The Demise of the ‘Big Man’ in the NBA

As for Dwight Howard, I was a big fan of his for the first couple years of his career, but now I’ve all but given up hope that he’ll develop into a legendary NBA center. He has the size and body, but he lacks the skill and patience to be a great player. In fact I’ll go so far as to say he’s one of the most overrated players in the game. Take away his size and jumping ability, and what does he have? Nothing.

May 28, 2010 - Boston, MASSACHUSETTS, UNITED STATES - epa02177986 Boston Celtics guard Ray Allen (R) has his shot blocked by Orlando Magic center Dwight Howard (L) during the first quarter of their Eastern Conference final round playoff game at the TD Bank Garden in Boston, Massachusetts, USA 28 May 2010. The Celtics lead the best-of-seven series 3-2 and the winner will advance to play either the Los Angeles Lakers or the Phoenix Suns in the NBA Finals.

Some might blame the demise of the big man on Michael Jordan. Because of Michael Jordan, every player growing up nowadays wants to be a guard, and few of them develop the big man skills necessary to be an effective center in the NBA. Often times they become so dependent on being taller, faster, bigger, and stronger than opposing players throughout their high school and collegiate careers that they never work on their low-post game or learn proper footwork.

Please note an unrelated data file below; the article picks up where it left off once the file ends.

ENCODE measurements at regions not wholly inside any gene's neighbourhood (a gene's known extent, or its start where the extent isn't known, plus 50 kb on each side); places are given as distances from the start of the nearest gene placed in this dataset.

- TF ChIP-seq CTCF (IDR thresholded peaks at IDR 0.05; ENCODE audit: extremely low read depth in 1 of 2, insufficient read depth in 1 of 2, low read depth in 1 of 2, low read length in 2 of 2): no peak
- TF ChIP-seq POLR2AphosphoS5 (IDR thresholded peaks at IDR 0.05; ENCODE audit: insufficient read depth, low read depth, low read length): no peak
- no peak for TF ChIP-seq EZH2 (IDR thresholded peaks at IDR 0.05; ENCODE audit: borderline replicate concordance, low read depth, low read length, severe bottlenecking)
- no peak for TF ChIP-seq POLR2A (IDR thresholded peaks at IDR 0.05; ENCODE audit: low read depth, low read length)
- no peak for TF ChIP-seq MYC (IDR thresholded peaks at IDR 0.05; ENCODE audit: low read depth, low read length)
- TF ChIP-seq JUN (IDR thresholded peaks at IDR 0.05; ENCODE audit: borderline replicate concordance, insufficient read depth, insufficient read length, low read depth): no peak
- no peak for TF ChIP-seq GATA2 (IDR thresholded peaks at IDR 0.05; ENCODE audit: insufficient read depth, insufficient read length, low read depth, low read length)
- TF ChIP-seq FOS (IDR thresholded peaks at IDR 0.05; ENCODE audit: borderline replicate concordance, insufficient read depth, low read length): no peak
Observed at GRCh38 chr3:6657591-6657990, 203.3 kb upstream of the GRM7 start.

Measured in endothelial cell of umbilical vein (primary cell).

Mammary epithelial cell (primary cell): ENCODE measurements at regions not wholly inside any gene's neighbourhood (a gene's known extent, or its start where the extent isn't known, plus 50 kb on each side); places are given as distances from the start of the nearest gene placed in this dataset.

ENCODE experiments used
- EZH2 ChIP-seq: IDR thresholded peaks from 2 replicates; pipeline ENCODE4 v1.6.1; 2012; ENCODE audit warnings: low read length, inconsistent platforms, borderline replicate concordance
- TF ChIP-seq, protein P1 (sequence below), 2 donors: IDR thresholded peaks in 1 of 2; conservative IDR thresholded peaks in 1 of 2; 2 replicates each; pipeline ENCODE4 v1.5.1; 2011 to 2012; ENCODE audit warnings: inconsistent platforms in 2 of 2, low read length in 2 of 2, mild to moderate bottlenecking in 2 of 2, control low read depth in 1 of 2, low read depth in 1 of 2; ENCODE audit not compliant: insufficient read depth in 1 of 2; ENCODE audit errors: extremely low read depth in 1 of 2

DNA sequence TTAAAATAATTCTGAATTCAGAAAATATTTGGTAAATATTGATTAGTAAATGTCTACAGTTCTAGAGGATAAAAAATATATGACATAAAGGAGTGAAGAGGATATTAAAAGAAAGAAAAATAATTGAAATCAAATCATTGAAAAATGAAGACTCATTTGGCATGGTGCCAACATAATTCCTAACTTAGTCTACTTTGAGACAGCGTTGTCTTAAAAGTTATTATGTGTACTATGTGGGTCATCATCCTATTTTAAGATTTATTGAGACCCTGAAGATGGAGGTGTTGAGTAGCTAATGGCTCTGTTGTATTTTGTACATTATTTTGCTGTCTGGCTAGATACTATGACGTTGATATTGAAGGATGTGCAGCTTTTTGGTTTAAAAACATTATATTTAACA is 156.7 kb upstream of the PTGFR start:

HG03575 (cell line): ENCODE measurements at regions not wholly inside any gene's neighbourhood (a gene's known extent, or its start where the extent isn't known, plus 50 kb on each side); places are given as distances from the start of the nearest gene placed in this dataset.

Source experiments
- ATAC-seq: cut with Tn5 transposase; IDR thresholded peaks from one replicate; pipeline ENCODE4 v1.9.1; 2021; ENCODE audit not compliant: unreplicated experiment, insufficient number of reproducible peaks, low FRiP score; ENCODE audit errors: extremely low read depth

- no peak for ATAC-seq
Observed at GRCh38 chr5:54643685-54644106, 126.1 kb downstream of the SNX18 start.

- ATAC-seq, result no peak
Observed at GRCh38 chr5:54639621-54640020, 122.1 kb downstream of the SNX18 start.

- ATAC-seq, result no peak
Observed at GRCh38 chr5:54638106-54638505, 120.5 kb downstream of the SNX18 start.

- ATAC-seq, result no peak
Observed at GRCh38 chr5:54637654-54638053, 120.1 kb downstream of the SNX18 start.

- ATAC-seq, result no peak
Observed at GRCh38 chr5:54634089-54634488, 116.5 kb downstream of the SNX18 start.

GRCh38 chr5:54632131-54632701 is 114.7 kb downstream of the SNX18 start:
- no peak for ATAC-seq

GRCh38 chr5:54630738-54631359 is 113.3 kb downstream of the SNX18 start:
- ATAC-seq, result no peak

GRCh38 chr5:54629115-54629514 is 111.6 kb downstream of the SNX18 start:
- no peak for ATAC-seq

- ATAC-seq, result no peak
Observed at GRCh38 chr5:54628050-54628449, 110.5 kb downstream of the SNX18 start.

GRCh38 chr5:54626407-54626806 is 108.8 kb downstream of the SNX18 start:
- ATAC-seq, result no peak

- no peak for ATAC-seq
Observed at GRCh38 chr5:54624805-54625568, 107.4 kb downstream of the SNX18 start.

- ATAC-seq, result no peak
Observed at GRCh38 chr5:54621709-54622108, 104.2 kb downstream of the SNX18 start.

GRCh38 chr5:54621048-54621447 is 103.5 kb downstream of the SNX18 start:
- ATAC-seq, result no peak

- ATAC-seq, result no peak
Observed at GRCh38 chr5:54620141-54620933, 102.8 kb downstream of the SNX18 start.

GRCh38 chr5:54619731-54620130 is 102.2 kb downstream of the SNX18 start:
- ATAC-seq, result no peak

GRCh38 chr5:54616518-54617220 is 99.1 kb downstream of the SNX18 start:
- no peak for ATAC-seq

Many players have good success following this prototype (eg: Amar’e Stoudemire, Dwight Howard, and many other players such as Tyson Chandler, Kenyon Martin, Tyrus Thomas, Darrell Arthur, etc.), but they don’t take that next step which catapults them into GOAT status.

Some people might argue that Dwight Howard is young (25 years old)and will gradually learn how to play with his back to the basket more effectively, but don’t forget that during Shaq’s rookie year, when he was only 20 years old, he averaged 23 ppg, 14 rpg, and 3.5 bpg—a better season than Dwight will probably ever have in his career.

Despite Dwight Howard’s monster stats and defensive intimidation, he has very little skill on the offensive end and his game is far from polished. Instead of thinking of Dwight as a Shaq-clone, I’d consider him more like a shorter Mutombo (because of his defensive specialty), with more explosiveness and athleticism, yet with worse defensive fundamentals (Mutombo was much better at anticipating shots and reacting to the defense than Dwight).

Amar’e’s problem stems from his unwillingness to develop much of a back-to-the-basket game or play any defense. The list goes on and on, and the bottom line is that no center today plays a game reminiscent of any of the pivot men who dominated the paint throughout NBA history.

Next: The Last Big Man Left?

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